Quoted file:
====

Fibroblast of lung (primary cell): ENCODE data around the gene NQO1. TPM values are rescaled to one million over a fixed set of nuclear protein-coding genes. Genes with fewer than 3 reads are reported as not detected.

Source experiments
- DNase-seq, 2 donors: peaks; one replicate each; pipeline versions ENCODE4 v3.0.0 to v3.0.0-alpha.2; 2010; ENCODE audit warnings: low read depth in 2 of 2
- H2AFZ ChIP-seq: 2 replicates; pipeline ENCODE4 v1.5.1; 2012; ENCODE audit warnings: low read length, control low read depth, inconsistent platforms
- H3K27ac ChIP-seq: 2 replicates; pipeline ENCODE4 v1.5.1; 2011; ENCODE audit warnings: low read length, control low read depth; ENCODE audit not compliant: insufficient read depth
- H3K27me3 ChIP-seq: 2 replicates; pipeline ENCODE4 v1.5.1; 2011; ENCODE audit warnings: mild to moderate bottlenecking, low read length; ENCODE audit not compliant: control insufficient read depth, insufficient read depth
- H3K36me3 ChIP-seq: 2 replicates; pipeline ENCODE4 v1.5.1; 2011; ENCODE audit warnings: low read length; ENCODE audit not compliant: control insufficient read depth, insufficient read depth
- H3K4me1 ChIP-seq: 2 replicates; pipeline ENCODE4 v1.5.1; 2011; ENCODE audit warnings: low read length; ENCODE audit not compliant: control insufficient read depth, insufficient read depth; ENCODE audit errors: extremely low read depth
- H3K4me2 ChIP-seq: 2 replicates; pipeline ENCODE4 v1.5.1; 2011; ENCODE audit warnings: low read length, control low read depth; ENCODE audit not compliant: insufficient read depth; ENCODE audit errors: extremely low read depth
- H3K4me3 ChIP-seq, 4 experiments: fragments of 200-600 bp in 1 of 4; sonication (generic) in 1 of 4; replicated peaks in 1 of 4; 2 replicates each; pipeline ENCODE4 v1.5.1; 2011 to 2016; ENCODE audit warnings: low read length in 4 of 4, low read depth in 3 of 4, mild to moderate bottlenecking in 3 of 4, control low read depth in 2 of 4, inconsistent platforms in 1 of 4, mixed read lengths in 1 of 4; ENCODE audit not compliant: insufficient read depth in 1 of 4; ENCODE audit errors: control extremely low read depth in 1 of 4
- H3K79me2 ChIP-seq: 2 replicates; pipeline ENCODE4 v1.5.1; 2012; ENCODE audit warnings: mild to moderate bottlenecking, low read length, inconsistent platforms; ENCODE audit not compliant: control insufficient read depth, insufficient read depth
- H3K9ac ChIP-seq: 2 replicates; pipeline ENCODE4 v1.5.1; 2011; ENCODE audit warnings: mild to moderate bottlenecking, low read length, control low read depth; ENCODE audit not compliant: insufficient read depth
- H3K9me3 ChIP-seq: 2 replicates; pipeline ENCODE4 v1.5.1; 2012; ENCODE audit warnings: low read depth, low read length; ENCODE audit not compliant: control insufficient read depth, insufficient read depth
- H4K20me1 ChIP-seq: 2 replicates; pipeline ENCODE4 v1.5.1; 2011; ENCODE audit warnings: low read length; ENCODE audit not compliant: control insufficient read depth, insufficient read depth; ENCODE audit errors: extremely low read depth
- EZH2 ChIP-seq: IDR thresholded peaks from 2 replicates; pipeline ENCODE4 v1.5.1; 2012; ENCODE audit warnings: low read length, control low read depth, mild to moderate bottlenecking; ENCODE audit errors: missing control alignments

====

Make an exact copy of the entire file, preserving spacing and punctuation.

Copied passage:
Fibroblast of lung (primary cell): ENCODE data around the gene NQO1. TPM values are rescaled to one million over a fixed set of nuclear protein-coding genes. Genes with fewer than 3 reads are reported as not detected.

Source experiments
- DNase-seq, 2 donors: peaks; one replicate each; pipeline versions ENCODE4 v3.0.0 to v3.0.0-alpha.2; 2010; ENCODE audit warnings: low read depth in 2 of 2
- H2AFZ ChIP-seq: 2 replicates; pipeline ENCODE4 v1.5.1; 2012; ENCODE audit warnings: low read length, control low read depth, inconsistent platforms
- H3K27ac ChIP-seq: 2 replicates; pipeline ENCODE4 v1.5.1; 2011; ENCODE audit warnings: low read length, control low read depth; ENCODE audit not compliant: insufficient read depth
- H3K27me3 ChIP-seq: 2 replicates; pipeline ENCODE4 v1.5.1; 2011; ENCODE audit warnings: mild to moderate bottlenecking, low read length; ENCODE audit not compliant: control insufficient read depth, insufficient read depth
- H3K36me3 ChIP-seq: 2 replicates; pipeline ENCODE4 v1.5.1; 2011; ENCODE audit warnings: low read length; ENCODE audit not compliant: control insufficient read depth, insufficient read depth
- H3K4me1 ChIP-seq: 2 replicates; pipeline ENCODE4 v1.5.1; 2011; ENCODE audit warnings: low read length; ENCODE audit not compliant: control insufficient read depth, insufficient read depth; ENCODE audit errors: extremely low read depth
- H3K4me2 ChIP-seq: 2 replicates; pipeline ENCODE4 v1.5.1; 2011; ENCODE audit warnings: low read length, control low read depth; ENCODE audit not compliant: insufficient read depth; ENCODE audit errors: extremely low read depth
- H3K4me3 ChIP-seq, 4 experiments: fragments of 200-600 bp in 1 of 4; sonication (generic) in 1 of 4; replicated peaks in 1 of 4; 2 replicates each; pipeline ENCODE4 v1.5.1; 2011 to 2016; ENCODE audit warnings: low read length in 4 of 4, low read depth in 3 of 4, mild to moderate bottlenecking in 3 of 4, control low read depth in 2 of 4, inconsistent platforms in 1 of 4, mixed read lengths in 1 of 4; ENCODE audit not compliant: insufficient read depth in 1 of 4; ENCODE audit errors: control extremely low read depth in 1 of 4
- H3K79me2 ChIP-seq: 2 replicates; pipeline ENCODE4 v1.5.1; 2012; ENCODE audit warnings: mild to moderate bottlenecking, low read length, inconsistent platforms; ENCODE audit not compliant: control insufficient read depth, insufficient read depth
- H3K9ac ChIP-seq: 2 replicates; pipeline ENCODE4 v1.5.1; 2011; ENCODE audit warnings: mild to moderate bottlenecking, low read length, control low read depth; ENCODE audit not compliant: insufficient read depth
- H3K9me3 ChIP-seq: 2 replicates; pipeline ENCODE4 v1.5.1; 2012; ENCODE audit warnings: low read depth, low read length; ENCODE audit not compliant: control insufficient read depth, insufficient read depth
- H4K20me1 ChIP-seq: 2 replicates; pipeline ENCODE4 v1.5.1; 2011; ENCODE audit warnings: low read length; ENCODE audit not compliant: control insufficient read depth, insufficient read depth; ENCODE audit errors: extremely low read depth
- EZH2 ChIP-seq: IDR thresholded peaks from 2 replicates; pipeline ENCODE4 v1.5.1; 2012; ENCODE audit warnings: low read length, control low read depth, mild to moderate bottlenecking; ENCODE audit errors: missing control alignments